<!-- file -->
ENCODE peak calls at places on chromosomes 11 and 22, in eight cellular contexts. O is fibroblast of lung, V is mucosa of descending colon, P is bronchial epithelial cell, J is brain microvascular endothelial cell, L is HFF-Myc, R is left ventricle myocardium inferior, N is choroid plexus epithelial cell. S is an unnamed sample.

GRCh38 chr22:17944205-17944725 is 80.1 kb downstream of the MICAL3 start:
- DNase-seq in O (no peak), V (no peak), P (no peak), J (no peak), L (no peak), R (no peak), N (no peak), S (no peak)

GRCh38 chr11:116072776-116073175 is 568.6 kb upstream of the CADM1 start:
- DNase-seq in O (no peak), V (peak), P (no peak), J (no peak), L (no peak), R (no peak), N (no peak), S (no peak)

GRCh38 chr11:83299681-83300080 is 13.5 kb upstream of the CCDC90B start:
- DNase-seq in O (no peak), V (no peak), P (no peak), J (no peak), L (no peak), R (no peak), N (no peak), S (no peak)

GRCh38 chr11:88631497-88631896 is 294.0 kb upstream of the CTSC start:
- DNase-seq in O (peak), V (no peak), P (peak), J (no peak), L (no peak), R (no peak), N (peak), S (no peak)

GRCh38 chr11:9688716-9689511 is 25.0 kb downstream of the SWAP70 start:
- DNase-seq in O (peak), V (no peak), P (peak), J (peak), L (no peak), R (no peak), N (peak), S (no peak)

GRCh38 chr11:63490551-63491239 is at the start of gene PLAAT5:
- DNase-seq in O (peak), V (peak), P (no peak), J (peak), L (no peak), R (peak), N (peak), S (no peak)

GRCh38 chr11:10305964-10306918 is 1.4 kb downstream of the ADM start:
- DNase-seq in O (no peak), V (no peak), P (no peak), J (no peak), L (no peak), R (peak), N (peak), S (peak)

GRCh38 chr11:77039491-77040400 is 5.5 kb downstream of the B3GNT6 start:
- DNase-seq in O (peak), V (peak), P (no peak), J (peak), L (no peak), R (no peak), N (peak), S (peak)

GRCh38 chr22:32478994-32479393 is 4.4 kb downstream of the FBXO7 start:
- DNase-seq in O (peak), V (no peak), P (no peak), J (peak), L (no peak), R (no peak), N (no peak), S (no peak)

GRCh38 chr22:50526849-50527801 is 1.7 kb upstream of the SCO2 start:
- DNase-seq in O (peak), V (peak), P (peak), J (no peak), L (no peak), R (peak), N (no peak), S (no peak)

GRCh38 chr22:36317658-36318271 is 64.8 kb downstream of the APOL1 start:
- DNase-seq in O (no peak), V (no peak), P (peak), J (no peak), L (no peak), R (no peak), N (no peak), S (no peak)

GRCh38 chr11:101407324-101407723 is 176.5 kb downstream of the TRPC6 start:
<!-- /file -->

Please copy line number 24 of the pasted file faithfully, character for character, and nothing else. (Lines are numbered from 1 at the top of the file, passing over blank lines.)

GRCh38 chr11:101407324-101407723 is 176.5 kb downstream of the TRPC6 start: